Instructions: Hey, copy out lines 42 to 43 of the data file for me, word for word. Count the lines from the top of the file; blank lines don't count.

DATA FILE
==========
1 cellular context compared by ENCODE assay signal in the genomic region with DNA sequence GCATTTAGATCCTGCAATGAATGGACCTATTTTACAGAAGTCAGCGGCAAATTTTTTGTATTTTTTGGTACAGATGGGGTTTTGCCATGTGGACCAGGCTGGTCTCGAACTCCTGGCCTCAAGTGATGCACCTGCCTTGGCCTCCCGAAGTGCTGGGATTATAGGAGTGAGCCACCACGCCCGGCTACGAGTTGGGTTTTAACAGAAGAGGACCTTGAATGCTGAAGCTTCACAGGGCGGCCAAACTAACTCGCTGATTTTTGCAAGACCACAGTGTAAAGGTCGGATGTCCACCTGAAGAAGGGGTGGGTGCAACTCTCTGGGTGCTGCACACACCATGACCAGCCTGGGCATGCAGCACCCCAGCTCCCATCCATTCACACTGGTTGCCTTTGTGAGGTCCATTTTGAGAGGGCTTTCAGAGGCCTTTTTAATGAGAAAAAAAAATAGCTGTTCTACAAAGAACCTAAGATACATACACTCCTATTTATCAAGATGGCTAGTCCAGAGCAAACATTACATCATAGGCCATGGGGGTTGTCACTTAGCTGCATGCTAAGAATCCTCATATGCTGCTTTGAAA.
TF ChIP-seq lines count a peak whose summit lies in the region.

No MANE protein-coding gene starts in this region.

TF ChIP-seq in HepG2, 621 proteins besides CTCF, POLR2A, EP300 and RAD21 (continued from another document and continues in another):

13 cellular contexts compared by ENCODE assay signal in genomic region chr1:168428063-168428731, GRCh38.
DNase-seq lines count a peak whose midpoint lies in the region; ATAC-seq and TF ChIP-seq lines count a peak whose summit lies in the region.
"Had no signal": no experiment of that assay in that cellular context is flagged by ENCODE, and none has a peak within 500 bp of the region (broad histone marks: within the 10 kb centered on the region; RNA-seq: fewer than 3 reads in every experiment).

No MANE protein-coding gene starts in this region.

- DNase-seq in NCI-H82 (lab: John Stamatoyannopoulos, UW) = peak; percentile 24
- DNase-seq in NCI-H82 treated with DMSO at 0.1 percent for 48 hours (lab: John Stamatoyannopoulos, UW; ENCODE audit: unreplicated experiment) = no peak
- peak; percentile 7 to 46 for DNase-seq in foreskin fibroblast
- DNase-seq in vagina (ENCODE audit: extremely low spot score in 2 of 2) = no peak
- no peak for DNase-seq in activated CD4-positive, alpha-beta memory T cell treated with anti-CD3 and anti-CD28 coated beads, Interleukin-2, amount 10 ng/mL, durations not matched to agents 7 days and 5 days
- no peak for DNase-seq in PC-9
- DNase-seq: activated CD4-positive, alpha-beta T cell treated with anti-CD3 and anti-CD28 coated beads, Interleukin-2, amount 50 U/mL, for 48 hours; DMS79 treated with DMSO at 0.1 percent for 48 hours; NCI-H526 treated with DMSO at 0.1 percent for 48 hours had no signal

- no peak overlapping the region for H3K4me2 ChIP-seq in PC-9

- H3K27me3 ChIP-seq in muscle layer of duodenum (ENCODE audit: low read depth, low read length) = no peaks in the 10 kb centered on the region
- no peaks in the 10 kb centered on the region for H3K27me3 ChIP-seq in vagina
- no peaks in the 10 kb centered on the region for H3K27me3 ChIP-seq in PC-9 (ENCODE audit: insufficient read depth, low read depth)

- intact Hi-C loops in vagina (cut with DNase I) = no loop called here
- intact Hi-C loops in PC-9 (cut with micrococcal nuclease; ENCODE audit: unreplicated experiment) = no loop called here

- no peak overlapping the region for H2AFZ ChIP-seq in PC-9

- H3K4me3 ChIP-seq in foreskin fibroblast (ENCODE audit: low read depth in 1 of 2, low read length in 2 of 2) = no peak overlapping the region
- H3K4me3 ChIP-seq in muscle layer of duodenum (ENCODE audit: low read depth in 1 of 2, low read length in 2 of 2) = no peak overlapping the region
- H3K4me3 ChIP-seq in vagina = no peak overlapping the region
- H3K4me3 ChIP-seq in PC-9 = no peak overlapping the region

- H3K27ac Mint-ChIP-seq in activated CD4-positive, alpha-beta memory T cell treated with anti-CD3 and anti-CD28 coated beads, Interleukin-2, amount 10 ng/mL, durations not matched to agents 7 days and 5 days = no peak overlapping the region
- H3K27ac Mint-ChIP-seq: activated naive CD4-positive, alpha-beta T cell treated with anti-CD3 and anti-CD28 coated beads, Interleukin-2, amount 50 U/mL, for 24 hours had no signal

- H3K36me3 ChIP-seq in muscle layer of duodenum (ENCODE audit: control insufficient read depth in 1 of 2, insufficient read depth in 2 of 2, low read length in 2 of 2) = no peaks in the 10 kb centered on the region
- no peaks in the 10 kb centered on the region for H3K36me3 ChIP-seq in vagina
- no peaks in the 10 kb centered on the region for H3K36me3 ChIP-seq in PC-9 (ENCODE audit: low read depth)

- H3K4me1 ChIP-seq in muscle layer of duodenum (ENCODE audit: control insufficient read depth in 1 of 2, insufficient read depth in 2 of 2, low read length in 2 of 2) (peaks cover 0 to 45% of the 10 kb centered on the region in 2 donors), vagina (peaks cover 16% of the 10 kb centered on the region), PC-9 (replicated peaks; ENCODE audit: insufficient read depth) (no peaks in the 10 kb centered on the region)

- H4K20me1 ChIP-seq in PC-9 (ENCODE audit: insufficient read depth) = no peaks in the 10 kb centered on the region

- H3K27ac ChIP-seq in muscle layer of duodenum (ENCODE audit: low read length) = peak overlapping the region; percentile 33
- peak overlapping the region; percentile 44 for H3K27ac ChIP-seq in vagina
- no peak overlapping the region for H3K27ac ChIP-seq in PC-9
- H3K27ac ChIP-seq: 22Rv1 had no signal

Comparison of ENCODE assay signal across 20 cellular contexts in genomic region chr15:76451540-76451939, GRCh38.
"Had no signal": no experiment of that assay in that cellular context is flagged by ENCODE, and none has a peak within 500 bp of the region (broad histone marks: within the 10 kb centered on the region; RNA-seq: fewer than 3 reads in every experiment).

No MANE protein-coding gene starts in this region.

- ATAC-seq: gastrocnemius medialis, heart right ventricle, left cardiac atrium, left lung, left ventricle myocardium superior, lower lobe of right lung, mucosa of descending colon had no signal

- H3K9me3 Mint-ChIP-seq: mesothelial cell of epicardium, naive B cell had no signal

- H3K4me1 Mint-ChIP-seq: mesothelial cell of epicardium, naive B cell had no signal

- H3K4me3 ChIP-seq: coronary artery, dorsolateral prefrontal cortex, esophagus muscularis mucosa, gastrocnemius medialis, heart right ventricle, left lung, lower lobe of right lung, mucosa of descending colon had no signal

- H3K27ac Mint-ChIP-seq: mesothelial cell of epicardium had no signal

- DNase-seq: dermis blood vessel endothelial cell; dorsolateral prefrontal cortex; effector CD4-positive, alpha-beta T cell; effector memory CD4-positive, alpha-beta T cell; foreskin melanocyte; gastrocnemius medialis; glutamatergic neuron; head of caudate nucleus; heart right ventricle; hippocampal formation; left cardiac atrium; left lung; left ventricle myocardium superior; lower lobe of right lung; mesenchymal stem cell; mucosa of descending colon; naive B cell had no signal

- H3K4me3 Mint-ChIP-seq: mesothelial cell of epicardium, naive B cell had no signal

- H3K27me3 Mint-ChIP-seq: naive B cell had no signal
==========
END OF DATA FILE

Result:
- H3K9me3 Mint-ChIP-seq: mesothelial cell of epicardium, naive B cell had no signal

- H3K4me1 Mint-ChIP-seq: mesothelial cell of epicardium, naive B cell had no signal